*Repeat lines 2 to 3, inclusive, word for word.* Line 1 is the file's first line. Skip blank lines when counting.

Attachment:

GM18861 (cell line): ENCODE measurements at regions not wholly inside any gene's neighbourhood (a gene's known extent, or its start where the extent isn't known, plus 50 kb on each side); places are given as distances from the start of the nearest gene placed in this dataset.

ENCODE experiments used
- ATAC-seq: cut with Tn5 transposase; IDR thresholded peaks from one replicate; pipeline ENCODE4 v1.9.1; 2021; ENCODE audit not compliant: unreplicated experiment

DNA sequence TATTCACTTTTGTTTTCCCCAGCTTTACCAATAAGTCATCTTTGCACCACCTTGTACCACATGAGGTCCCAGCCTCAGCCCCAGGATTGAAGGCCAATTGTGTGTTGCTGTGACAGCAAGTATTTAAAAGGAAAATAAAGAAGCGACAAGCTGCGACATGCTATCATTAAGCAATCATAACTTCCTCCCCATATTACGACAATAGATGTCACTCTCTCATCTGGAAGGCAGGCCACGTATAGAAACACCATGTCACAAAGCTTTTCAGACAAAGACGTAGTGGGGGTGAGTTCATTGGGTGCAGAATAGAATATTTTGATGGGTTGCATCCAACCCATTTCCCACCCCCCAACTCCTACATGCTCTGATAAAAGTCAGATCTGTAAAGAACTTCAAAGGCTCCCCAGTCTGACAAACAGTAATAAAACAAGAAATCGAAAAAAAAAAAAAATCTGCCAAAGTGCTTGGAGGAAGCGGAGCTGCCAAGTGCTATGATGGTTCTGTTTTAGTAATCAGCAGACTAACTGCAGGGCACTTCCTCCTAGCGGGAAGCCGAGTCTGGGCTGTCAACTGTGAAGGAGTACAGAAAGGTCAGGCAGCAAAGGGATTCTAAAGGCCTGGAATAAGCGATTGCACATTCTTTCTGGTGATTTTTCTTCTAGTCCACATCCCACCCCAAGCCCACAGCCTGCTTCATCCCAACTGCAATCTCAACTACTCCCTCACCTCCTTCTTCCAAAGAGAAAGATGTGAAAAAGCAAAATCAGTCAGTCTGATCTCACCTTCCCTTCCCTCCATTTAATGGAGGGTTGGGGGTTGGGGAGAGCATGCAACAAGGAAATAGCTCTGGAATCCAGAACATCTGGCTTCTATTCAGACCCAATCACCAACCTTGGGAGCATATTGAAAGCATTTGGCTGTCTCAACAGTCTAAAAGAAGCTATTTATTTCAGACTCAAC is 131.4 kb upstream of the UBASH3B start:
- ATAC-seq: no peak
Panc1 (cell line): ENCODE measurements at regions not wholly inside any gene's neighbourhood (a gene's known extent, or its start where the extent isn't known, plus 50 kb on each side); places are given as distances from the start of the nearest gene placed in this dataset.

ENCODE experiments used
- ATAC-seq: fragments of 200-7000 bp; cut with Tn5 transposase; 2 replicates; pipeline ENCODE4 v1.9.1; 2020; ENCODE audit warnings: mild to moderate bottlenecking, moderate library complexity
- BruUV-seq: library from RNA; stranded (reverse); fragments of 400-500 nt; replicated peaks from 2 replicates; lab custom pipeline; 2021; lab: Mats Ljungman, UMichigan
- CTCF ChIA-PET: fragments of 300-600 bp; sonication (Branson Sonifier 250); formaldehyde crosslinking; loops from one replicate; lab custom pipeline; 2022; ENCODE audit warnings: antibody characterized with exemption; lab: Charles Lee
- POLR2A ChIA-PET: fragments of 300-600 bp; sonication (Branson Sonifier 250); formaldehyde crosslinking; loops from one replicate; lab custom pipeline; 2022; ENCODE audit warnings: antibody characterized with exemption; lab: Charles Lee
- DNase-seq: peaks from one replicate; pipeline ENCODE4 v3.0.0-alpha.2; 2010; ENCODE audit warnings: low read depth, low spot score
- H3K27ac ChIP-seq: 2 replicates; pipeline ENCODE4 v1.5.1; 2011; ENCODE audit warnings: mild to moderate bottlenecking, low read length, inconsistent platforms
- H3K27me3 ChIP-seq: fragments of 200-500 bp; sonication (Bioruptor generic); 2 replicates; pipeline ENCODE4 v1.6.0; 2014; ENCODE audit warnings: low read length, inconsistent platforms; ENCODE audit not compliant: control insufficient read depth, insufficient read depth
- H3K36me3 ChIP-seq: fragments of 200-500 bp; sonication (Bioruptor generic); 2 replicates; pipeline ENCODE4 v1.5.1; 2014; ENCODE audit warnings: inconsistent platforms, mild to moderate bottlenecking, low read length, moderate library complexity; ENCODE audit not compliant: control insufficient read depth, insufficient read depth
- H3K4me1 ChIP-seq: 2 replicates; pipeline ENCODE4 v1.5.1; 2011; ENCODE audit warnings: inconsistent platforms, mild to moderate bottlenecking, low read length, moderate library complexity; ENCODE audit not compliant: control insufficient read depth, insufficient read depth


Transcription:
ENCODE experiments used
- ATAC-seq: cut with Tn5 transposase; IDR thresholded peaks from one replicate; pipeline ENCODE4 v1.9.1; 2021; ENCODE audit not compliant: unreplicated experiment